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Georgia Is Closing Many Of Its Mass Vaccination Sites Due To Low Demand

MARY LOUISE KELLY, HOST:

Georgia ranks near the bottom of all states when it comes to the pace of vaccinations, yet amidst low demand, the state is shutting down most of its mass vaccination sites. Grant Blankenship of Georgia Public Broadcasting reports on efforts to reach people who might get vaccinated if someone makes it easy.

UNIDENTIFIED PERSON #1: Good morning.

GRANT BLANKENSHIP, BYLINE: It's early in the morning and cool, as car snake around St. Paul AME Church in Macon. But summer's coming, and air conditioners will soon be running nonstop - that's expensive. The line is to get signed up for help with future power bills from a local nonprofit.

(CROSSTALK)

BLANKENSHIP: As Reverend James Baker checks people in, he offers them a disease-fighting side benefit.

JAMES BAKER: Have y'all took your vaccinations yet?

UNIDENTIFIED PERSON #2: No.

BAKER: We're doing them this morning, and we're doing $25 Walmart cards.

BLANKENSHIP: The gift cards are to sweeten the deal, as Baker steers people to the tent at the end of the traffic spiral around the church. It's one local hospital's first ever no-appointment-needed COVID-19 vaccine event.

BAKER: You got both of yours? Convince her by the time you come around this way, OK?

BLANKENSHIP: Until now, vaccinations in Georgia have required making an appointment, sometimes at massive sites that can dole out thousands of shots daily. But those are shutting down in May in favor of grassroots vaccine events like this one, where doses will number in the tens. Atrium Health's Carol Badcock, who's in charge of this pop-up, says they're aimed at people who aren't looking to get vaccinated but might if it's easy.

CAROL BABCOCK: Whoever wants the vaccine, we register them and give the shot all in one sweep.

UNIDENTIFIED PERSON #3: Promise you're going to be fine.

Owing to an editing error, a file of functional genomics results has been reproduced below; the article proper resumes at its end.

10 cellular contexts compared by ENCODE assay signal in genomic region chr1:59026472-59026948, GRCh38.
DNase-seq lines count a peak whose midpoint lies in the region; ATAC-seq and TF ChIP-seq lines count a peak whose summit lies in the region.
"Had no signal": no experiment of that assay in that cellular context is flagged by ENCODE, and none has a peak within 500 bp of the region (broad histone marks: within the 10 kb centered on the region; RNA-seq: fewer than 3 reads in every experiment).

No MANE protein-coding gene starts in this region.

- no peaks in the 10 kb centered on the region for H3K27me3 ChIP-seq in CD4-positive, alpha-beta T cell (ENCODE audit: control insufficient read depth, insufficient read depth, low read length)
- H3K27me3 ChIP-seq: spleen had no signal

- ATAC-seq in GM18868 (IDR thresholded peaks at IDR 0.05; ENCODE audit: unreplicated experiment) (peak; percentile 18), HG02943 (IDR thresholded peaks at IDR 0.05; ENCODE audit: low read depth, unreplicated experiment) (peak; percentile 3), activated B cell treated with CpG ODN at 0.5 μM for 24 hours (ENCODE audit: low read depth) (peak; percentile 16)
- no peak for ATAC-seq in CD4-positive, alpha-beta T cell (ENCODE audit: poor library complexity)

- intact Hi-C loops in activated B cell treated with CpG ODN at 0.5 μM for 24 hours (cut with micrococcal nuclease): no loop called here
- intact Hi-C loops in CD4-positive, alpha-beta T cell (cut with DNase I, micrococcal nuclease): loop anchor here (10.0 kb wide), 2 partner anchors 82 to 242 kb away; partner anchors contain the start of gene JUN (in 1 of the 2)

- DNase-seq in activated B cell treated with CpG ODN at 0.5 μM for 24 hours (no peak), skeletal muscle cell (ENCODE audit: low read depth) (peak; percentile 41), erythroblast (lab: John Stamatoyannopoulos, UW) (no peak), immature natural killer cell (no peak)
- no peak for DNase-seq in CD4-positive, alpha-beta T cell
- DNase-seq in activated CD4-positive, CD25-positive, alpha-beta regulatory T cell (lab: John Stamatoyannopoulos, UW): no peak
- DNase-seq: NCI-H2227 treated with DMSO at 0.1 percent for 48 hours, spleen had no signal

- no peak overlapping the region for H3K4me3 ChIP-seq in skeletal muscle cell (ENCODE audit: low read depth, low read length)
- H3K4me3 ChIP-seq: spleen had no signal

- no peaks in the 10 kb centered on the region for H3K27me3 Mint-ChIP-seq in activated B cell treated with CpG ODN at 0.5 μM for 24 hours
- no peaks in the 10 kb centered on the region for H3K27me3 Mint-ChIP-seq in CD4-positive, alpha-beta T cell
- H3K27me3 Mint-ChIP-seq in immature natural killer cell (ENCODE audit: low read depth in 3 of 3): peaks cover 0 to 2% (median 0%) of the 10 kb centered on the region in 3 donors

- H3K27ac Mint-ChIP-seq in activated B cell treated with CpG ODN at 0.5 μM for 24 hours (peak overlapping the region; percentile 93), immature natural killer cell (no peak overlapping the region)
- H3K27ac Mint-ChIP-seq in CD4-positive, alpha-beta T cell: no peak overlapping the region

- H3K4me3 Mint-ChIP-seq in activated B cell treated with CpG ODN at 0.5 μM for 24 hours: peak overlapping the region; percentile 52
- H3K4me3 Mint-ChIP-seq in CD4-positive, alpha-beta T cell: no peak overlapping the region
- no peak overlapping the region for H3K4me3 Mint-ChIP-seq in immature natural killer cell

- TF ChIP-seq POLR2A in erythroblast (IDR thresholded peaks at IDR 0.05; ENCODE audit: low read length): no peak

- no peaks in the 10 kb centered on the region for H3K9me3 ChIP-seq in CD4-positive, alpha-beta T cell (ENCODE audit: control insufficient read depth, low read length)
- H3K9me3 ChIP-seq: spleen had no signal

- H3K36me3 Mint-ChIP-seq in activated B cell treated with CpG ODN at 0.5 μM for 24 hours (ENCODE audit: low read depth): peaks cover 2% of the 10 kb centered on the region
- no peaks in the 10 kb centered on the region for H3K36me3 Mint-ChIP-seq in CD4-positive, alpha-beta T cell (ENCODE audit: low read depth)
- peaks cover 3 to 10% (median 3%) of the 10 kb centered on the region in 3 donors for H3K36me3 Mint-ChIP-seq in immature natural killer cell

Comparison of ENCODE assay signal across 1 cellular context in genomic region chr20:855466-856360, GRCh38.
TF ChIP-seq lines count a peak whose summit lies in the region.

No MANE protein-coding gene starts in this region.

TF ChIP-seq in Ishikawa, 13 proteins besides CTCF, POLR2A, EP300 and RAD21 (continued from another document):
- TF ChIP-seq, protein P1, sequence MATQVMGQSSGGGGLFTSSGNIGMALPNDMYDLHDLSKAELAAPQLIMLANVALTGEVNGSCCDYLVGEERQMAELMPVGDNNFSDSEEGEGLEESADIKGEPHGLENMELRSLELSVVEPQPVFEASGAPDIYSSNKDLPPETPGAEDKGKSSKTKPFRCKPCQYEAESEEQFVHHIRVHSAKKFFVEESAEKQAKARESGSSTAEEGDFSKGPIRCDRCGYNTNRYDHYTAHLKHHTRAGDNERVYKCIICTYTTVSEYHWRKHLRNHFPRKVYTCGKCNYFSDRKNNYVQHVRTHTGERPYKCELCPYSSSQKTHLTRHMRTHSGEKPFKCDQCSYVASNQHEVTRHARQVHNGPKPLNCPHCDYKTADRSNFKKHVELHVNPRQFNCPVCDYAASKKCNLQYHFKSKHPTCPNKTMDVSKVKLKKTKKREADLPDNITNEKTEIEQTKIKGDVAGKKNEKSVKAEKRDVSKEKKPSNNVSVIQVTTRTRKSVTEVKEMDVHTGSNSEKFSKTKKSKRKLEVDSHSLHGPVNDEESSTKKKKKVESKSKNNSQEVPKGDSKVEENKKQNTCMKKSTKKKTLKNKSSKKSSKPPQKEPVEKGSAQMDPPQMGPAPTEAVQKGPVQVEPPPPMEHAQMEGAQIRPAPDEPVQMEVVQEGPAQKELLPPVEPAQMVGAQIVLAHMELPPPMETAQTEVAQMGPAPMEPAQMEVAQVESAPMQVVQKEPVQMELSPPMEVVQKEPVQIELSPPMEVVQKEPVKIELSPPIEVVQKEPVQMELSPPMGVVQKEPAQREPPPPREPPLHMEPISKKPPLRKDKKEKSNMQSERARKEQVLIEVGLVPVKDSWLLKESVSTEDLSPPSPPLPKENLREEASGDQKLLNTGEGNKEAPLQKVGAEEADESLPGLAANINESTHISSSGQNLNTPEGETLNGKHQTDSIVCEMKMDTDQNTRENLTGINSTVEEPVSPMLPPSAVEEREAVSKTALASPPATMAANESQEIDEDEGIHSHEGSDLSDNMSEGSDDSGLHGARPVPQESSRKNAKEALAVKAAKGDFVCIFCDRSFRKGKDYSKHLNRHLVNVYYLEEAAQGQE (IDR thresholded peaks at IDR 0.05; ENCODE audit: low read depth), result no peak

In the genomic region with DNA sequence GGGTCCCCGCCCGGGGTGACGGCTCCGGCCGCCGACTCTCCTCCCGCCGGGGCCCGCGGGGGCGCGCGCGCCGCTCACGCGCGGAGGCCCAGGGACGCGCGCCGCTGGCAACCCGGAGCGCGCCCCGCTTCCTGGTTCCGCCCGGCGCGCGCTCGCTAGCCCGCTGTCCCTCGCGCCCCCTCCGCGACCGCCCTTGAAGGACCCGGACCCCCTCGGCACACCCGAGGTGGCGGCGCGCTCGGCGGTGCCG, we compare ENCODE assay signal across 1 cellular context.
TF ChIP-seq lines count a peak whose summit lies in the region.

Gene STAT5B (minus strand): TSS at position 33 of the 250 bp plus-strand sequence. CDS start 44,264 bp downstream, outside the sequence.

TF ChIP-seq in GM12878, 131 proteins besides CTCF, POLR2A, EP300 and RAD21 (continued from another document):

BLANKENSHIP: Eula Faye Johnson came for help with her power bill but is sticking around for the shot, even though...

EULA FAYE JOHNSON: I'm just scared (laughter). And then if you're talking about the Johnson & Johnson one, and it's just - you know, that's - that put fear in me even more.

BLANKENSHIP: She's getting Pfizer, but easing fears like that will be a big part of preparing the ground for future vaccine pop-ups. Fair Count, the group founded by Stacey Abrams and until recently devoted to equity in the U.S. Census, is shifting into COVID vaccine education and access. Fieldworker Stephen Galloway is hanging one-page brochures from doorknobs in Macon's Tattnall Place neighborhood. They have a little information about COVID vaccines, plus a web address and phone number.

STEPHEN GALLOWAY: You want one, sir?

BLANKENSHIP: Mildred Elams takes one.

GALLOWAY: If you go on there on the website, it shows you all you need to know about...

MILDRED ELAMS: I'm vaccinated by the Holy Ghost.

BLANKENSHIP: Galloway says Elams' response was a first for him.

GALLOWAY: But in cases like that, you know, it's good not to preach.

BLANKENSHIP: At St. Paul AME, James Baker has no such qualms. In fact, as a church leader, he says preaching about COVID vaccines is his duty.

BAKER: I could give scripture. Faith without works is dead.

BLANKENSHIP: As he sees it, the vaccine is a God-given tool, so he's not afraid to give people like Eula Faye Johnson the hard sell. Now she's faced her fears.

UNIDENTIFIED PERSON #4: You're done. It's all done.

JOHNSON: OK.

UNIDENTIFIED PERSON #4: OK? You're done.

BLANKENSHIP: And even though she didn't know she was headed to a COVID vaccine when she woke up today, she got the shot.

JOHNSON: I hope I'll be OK. If I do good, maybe my daughter will come 'cause she's scared, too.

BLANKENSHIP: Organizers here say that would be great; they'll be back next Thursday. And every shot in an arm counts.

UNIDENTIFIED PERSON #5: I did it, y'all.

(CHEERING)

BLANKENSHIP: And every COVID vaccination is a cause to celebrate.

For NPR News, I'm Grant Blankenship in Macon, Ga. Transcript provided by NPR, Copyright NPR.